I wanted to take a few moments and share a few ideas with you on making presentations to clients. This is especially important if you are going after a local market with your services, but even if you’re working entirely remote some clients will want to learn more and get a feeling for what it will be like working with you and they may request a proposal or short presentation before signing up to do a project.
Presentations and proposals are always an opportunity. Giving your client a great presentation can result in a lifelong business relationship. Let’s dive into some tips and ideas…
Prepare for the Client Presentation
This is perhaps the single most important step in making a good presentation. It’s also where many mistakes can be made.
Your preparation involves two important things:
* Your client’s problem(s)
* How you can solve your client’s problem(s)
In order to understand how you can offer value you want to research your client thoroughly. Research their target audience, their organization, their purpose, mission and vision and research their wants and needs.
Once you have a thorough understanding about your client, you can begin to prepare a presentation that speaks directly to their needs. Remember, your client wants to know what’s in it for them. If your presentation addresses the benefits and value you can offer, you’re off to a great start.
Remember to Be Personable
It’s easy to get into presentation mode and to forget that you’re talking to real, live people. They’re likely not expecting to be entertained, but the more personable you are, the more they’re going to feel connected to you.
Feel free to share personal stories during your presentation. Tell a lighthearted joke. Show gratitude for the opportunity to give a presentation. Ask questions to get them involved in the presentation and focus on putting your client at ease.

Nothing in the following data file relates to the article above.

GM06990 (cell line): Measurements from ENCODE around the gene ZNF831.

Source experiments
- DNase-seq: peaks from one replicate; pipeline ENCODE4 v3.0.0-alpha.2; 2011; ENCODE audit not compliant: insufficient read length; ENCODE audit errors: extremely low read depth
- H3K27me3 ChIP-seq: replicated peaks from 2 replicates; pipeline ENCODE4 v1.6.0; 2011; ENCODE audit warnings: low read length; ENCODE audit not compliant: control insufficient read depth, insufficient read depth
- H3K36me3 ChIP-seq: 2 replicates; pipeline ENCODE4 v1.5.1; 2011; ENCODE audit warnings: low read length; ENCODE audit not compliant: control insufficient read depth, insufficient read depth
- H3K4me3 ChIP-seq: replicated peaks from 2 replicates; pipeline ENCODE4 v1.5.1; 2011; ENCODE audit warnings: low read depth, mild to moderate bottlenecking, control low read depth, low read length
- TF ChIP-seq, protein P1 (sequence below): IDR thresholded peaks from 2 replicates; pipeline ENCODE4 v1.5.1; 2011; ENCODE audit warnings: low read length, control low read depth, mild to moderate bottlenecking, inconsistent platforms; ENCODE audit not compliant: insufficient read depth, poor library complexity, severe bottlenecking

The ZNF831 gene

It’s Okay. Relax, Don’t Stress
I know, easier said than done. It’s totally understandable if you’re nervous about giving the presentation. However the more tense you are the more tense your client is going to be. Relax. Take a deep breath. Try to enjoy giving your client a presentation.
If you’re feeling particularly anxious, try the “what’s the worst thing that could happen?” game. The answer is usually not so bad and can set your mind at ease.
Additionally, understand that your client probably doesn’t care if you make mistakes. We all make mistakes now and then, it’s human and it’s not the end of the world. They might not even notice what you think are mistakes. They will notice, however, if you’re shaking in your shoes.
Use Images and Visuals
When appropriate, use images or visuals in your client presentation to help make a point. Bullet point notes on slides can be useful to highlight details, but images and visuals will help break up a presentation and make it more interesting. However, make sure the image has a point and offers value.
Include a Call to Action
You want your client to walk away knowing what the next step is. Make sure you end the presentation with some course of action for them to take. This puts the ball in their court and it helps move the relationship forward.
Giving a good client presentation is 90% preparation. Know what you’re going to say and why you’re going to say it. Relax, listen to your customer, remember to breathe, and enjoy the opportunity to build a lasting business relationship.
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